The Gathas contain allusions to personal events, such as Zoroaster’s triumph over obstacles imposed by competing priests and the ruling class. They also indicate he had difficulty spreading his teachings, and was even treated with ill-will in his mother’s hometown. They also describe familial events such as the marriage of his daughter, at which Zoroaster presided.
Leading among the righteous deities (Ahuras), according to Zoroaster, was the sovereign knowledge, Ahura Mazda, which, in primitive Zoroastrianism, was the only god. Ahura Mazda is surrounded by six the Amesha Spentas (the "Bounteous Immortals"), attendant deities: are the Righteous Thought (Vohu Mana), the Highest Righteousness (Asha Vahista), the Divine Kingdom (Khshathra Vairya), the Pious Devotion (Spenta Armaiti), the Salvation (Haurvatat) the immortality (Ameretat). These six Amesha Spentas, developed into abstract representations since formerly they were personal aspects of Ahura Mazdah himself. Later the six Amesha Spentas became less abstract and more “archangelic” in nature.
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The daevas or divs were the evil spirits, opposing the ahuras (righteous deities), were led by Ahriman, the "Destructive Principle". The fully developed Zoroastrianism’s eschatology and cosmogony was based on the confrontation between the righteous supernatural hosts (ahuras and daevas).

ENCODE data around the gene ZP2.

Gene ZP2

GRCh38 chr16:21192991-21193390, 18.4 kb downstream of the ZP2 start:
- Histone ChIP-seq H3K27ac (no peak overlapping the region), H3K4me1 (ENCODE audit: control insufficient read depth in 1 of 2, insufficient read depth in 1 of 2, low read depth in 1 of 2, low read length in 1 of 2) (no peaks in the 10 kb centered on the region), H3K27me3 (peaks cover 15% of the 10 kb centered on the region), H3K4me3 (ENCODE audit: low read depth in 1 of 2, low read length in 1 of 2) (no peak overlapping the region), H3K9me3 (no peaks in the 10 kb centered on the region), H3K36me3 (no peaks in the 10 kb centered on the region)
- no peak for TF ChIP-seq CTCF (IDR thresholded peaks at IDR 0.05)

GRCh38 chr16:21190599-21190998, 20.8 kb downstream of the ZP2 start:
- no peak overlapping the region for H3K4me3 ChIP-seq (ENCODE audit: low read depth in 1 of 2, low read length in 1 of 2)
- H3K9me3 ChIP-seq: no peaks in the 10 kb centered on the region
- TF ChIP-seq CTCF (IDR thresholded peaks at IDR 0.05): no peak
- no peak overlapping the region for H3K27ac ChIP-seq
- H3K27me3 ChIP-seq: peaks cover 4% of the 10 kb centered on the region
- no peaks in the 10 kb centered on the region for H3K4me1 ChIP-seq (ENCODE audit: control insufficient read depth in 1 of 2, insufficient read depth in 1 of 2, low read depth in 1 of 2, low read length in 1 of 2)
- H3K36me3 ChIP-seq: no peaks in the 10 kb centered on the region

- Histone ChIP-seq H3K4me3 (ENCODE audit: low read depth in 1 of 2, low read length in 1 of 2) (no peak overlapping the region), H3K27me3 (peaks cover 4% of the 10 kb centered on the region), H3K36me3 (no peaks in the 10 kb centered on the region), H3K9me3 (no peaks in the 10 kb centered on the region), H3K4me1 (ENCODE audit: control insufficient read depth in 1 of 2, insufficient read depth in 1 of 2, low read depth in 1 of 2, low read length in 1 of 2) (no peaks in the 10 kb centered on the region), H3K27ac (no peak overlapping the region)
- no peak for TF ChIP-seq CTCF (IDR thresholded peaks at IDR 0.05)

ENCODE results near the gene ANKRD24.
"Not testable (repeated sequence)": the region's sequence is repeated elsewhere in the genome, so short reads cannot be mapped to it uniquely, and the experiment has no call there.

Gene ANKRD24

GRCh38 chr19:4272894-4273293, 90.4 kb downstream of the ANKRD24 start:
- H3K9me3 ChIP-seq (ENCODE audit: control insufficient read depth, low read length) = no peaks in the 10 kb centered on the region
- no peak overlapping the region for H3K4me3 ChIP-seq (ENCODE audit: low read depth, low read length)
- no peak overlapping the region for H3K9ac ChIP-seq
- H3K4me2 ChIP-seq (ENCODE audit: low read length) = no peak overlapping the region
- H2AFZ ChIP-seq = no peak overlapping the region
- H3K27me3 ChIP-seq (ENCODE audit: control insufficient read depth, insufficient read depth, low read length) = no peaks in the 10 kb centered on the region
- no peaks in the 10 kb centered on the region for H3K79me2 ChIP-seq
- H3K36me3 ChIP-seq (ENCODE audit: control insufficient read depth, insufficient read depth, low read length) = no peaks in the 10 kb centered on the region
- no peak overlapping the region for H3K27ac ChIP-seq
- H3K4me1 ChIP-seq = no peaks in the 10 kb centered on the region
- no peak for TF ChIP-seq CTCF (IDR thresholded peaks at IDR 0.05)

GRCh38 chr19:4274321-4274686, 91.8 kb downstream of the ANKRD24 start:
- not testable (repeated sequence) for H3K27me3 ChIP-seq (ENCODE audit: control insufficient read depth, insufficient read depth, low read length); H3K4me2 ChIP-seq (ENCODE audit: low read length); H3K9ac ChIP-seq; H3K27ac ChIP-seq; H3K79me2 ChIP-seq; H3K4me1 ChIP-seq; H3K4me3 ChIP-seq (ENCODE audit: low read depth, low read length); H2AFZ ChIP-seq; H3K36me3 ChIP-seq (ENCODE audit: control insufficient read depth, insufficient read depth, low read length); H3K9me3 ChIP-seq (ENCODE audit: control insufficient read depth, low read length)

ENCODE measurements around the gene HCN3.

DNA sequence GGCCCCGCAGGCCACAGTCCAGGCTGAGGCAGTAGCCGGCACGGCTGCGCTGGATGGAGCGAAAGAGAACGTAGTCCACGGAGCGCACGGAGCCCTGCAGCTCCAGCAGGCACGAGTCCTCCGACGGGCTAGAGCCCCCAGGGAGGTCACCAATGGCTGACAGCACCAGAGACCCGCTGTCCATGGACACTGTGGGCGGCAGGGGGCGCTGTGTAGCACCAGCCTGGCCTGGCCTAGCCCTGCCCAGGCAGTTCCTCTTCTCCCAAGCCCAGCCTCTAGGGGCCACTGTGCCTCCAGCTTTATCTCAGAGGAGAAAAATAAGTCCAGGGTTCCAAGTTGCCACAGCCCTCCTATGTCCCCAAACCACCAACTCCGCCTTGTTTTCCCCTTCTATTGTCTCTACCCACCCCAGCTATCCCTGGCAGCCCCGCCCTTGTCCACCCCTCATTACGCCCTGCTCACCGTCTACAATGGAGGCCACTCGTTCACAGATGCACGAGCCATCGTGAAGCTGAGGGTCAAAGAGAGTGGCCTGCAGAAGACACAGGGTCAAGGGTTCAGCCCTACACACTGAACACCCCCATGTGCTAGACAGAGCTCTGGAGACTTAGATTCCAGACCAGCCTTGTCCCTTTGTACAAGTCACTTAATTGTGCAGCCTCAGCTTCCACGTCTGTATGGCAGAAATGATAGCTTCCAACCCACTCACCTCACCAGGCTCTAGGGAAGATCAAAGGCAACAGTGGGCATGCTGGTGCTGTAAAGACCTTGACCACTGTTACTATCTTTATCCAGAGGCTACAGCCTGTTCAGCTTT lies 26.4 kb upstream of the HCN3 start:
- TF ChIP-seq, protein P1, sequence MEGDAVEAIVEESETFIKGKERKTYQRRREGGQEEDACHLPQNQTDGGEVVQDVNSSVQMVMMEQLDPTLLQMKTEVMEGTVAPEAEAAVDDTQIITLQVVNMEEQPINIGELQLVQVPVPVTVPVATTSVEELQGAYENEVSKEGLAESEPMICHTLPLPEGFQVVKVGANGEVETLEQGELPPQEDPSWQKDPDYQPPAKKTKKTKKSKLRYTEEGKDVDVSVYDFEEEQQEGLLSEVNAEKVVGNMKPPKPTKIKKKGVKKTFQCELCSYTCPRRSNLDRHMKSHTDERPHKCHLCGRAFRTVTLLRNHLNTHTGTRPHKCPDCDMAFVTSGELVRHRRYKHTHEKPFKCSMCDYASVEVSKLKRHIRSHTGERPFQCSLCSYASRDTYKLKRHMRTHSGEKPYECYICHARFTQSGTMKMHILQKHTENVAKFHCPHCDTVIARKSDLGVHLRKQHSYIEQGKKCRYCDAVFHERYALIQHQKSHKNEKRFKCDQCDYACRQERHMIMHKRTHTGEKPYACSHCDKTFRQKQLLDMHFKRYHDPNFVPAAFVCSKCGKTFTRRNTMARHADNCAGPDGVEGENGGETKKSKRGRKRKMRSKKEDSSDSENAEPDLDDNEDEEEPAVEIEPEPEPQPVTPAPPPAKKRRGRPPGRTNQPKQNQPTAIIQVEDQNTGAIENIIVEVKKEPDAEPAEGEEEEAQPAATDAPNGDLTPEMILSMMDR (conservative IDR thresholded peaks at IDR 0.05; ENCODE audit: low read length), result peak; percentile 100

After death each person crosses the bridge over the hell, called Chinvato Peretav. If the person is not descent, the bridge will narrow is reprobate, the bridge narrows making the person to fall into perdition, while if the person was devotional he will make his way to heaven.
The followers of Zoroastrianism believe that the entire history of the universe, including past and future, consists of four 3,000 year periods. In the first period no matter existed in the
The entire history of the universe, past, present, and future, the religion teaches, is divided into four periods, each of 3,000 years. In the first no matter existed, the second period preceded the Zoroaster’s coming and in the third Zoroaster’s teaching is spread. During the 9,000 years of the first three periods, a righteous and evil struggle with each other, and whether humans adhere virtue or evil helps Ahura Mazda or Ahriman. In the last, the fourth, period of the universe, according to the Zoroaster, a Savior, Saoshyant, will appear and will bring a final renovation of the world, the dead will rise for their final reward or punishment. The final battle between good and evil on earth and heavens will occur and the good will triumph and reign eternally.